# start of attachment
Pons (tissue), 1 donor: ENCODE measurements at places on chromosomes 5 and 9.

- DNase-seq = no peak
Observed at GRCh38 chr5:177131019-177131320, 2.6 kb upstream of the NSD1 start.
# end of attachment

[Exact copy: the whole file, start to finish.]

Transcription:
Pons (tissue), 1 donor: ENCODE measurements at places on chromosomes 5 and 9.

- DNase-seq = no peak
Observed at GRCh38 chr5:177131019-177131320, 2.6 kb upstream of the NSD1 start.